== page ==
Wednesday, November 5, 2008

What do you think?

If I have any international readers or visitors, I want to ask you, what do you think about the results of our recent presidential election? Please comment and let me know. I'm curious to know what the international scene thinks. I've always thought elections were interesting and I've never seen any like this before, with the random street celebrations and this much excitment. I've been watching CNN and heard some of the international buzz but I want to hear from you, let me know. Even if you're a U.S. citizen, you can comment too :)


Canadian Ainu'u's said...

Hi Amy! Long time no talk huh? Well, I guess I can comment because I am international! :) However, you probably wouldn't be surprised to know that Canada is very liberal, and that I am a very rare breed out here because of my political opinions. I cringe at the thought of Barack Obama. I think it is alarming how no one made him accountable for his associations with Anti-American's, Anti-Whites, and Terrorist groups - which stem from the time he was a teenager. I fear for America now that they have a leader with no economy, military, or leadership experience. I think how on earth he had the audacity to think he could run for the position of a president after only a few short years in the senate. I am worried at his statement especially how Iran is a small insignificant country. I feel very strongly that the policies he wants to impose are Socialist. If you really want to know the true Barack Obama, don't rely on CNN - they're one sided...just like the whole media has been the whole election - and who have also dismissed his lies and history. Do your own research on the internet. Then, watch videos of Barack Obama on youtube before he was even running for President, and you tell me that he's not a shady guy.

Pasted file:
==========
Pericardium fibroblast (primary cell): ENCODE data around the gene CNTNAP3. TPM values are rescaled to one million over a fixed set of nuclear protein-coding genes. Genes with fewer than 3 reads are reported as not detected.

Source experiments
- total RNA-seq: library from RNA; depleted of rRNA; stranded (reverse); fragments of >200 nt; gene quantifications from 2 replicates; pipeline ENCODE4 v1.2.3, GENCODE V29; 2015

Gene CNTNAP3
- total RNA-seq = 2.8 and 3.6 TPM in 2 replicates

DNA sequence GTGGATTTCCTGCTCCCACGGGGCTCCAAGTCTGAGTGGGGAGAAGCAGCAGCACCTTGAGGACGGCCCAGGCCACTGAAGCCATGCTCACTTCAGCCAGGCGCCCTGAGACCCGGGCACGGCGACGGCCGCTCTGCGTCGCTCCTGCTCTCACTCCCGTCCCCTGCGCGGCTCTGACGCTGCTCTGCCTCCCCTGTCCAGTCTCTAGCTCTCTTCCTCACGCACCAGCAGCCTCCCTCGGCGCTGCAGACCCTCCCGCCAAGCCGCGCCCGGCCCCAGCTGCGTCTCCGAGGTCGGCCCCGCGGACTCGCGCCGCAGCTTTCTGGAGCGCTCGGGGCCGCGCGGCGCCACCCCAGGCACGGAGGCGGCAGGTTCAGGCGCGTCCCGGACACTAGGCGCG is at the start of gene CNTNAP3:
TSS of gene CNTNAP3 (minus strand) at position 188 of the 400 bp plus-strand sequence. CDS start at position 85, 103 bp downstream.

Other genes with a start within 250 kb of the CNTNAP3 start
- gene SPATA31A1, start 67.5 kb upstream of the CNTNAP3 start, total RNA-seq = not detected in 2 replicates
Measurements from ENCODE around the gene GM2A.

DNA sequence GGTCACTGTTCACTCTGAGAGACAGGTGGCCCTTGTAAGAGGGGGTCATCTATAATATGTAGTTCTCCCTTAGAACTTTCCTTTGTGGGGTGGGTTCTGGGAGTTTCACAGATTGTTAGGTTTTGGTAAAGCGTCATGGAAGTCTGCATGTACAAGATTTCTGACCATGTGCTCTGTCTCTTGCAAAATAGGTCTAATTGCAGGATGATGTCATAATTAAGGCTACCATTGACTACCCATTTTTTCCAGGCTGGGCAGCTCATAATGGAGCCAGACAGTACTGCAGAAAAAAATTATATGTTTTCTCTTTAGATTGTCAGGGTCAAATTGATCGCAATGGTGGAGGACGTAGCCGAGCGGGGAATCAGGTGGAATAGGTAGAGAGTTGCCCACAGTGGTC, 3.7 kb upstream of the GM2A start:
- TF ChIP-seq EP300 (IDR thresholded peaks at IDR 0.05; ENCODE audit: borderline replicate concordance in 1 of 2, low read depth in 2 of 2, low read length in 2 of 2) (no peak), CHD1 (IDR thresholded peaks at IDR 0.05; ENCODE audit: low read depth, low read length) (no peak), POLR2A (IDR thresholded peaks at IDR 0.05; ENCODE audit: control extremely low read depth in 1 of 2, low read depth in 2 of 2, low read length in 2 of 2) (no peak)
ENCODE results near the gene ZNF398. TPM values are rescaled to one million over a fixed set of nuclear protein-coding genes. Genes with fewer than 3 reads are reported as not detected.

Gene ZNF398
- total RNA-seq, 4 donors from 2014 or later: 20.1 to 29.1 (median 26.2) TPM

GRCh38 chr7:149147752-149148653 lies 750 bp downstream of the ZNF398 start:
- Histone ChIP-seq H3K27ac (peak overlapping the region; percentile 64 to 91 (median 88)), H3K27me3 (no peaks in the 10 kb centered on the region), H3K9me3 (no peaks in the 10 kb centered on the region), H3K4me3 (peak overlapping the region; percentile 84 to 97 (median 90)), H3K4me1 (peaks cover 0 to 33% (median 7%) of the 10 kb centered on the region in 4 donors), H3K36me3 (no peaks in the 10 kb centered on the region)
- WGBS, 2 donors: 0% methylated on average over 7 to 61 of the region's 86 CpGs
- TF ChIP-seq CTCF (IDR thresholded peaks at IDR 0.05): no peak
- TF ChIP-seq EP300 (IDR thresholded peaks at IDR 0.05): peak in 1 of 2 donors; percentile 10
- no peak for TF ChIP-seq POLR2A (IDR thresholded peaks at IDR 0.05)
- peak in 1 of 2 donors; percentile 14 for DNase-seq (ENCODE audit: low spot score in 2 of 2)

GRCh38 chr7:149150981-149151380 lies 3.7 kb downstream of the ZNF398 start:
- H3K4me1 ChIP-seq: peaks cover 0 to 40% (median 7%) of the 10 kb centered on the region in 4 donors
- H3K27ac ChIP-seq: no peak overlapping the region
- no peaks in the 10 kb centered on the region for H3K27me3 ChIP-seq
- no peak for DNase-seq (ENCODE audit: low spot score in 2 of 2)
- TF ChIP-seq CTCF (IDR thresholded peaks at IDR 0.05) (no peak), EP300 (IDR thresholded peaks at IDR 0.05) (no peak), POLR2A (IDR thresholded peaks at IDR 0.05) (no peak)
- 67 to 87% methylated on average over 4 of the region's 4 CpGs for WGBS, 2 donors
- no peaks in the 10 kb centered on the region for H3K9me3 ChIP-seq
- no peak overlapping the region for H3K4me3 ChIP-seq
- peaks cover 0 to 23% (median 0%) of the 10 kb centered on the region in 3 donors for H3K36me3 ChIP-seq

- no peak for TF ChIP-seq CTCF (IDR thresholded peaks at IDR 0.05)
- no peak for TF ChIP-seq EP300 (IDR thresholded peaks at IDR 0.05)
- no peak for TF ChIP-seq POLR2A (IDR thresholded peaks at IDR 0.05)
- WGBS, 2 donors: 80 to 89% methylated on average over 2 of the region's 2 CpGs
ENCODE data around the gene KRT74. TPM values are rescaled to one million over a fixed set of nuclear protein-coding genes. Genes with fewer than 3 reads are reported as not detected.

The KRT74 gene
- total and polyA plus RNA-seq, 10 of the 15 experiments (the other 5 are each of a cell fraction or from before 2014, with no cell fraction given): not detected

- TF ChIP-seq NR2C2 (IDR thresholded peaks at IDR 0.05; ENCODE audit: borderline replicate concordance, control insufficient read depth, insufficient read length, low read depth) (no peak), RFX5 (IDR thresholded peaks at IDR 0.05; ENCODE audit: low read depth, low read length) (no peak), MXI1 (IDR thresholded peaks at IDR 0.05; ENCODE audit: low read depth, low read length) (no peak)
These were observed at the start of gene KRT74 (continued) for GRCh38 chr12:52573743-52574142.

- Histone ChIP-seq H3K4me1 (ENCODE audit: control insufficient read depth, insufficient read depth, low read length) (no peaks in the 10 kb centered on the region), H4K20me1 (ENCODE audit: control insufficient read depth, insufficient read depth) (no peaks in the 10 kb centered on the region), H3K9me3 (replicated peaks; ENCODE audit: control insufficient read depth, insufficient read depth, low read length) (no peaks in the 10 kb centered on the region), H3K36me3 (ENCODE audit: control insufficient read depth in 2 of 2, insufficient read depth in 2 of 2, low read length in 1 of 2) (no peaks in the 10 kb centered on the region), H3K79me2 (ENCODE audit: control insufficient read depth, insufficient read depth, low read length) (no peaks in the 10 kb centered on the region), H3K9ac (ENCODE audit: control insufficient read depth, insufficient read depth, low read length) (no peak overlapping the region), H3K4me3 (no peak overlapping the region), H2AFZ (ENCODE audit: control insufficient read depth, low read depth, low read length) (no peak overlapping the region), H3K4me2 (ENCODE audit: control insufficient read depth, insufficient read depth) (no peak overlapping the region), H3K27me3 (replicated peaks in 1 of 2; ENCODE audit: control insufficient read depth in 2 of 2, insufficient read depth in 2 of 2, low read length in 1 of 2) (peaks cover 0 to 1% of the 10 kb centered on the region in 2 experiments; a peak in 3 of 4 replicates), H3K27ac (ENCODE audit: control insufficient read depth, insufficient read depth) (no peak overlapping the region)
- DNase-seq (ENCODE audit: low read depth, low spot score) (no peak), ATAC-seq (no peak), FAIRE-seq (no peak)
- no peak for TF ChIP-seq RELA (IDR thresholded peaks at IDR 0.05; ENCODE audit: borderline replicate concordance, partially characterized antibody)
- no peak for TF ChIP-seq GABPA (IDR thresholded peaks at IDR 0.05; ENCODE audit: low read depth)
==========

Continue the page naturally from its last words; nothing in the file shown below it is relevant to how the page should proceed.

But Amy, I still love ya as my friend!!! :)

AMY_BELL - said...

Wow. It's okay, I've heard those very comments from my Dad. It's very difficult at times to know what's true and what isn't. I don't know that I agree with all of your allegations against him but I know many people share your fears. Honestly, I think it's great that he doesn't have a lot of experience and isn't tainted like some men are when they've been in politics forever. Just think about how new teachers with no experience can come into a school and sometimes be way better than the veteran teachers who aren't willing to change. But, I think 4 years isn't that long and not too much good or bad can really come of it. I hope that things will get better here but I don't know how much a president can really do in such a short time. Let's hope and pray something will change for the better :) I love ya too and greatly appreciate your comments. That's what makes life great is when you can share and disagree and still be friends!!

Travelin' Tracy said...

Of course, people over here in Kosova just love americans so there isn't anything that we can do harmful! Actually, on Wednesday a lot of the students and teachers were telling me "congratulations" as if I put a lot of hard work into making sure he won. I am also excited about the change.

I will say this though...our country, the US does not know a lot about other countries in the world. It is a shame that we are so self absorbed. And yet, all over the world I know it was world-wide news about our new president and people listen to that stuff. I mean, could you tell me who the prime minister of england is without looking it up? Or leaders in Italy, Mongolia, Lebanon, etc. Yet, most people here in Kosova knew who was running, what they supported and who they would have voted for. It is very interesting!

Munky said...

From what I've gathered from the locals here in Kosova, it is a mixed bag. Like Tracy said, many of them know, understand,and deeply care much more about world politics than Americans, generally speaking. But, I did come to realize that racism is alive and well in Kosova as it is in the USA. Many people feared, and had doubts as to what a black president meant for the USA and, more importantly, what that meant for them and the rest of the world. Like the United States, I found that many of my students were open, and encouraged the "changing of the guard" mentality. They seem to realize and embrace the idea of strength in diversity. I like to think that they, like the young generation of American voters, are from a new mentality. One in which is color blind, global, rather than nation, oriented, and by principal a non traditionalist at heart.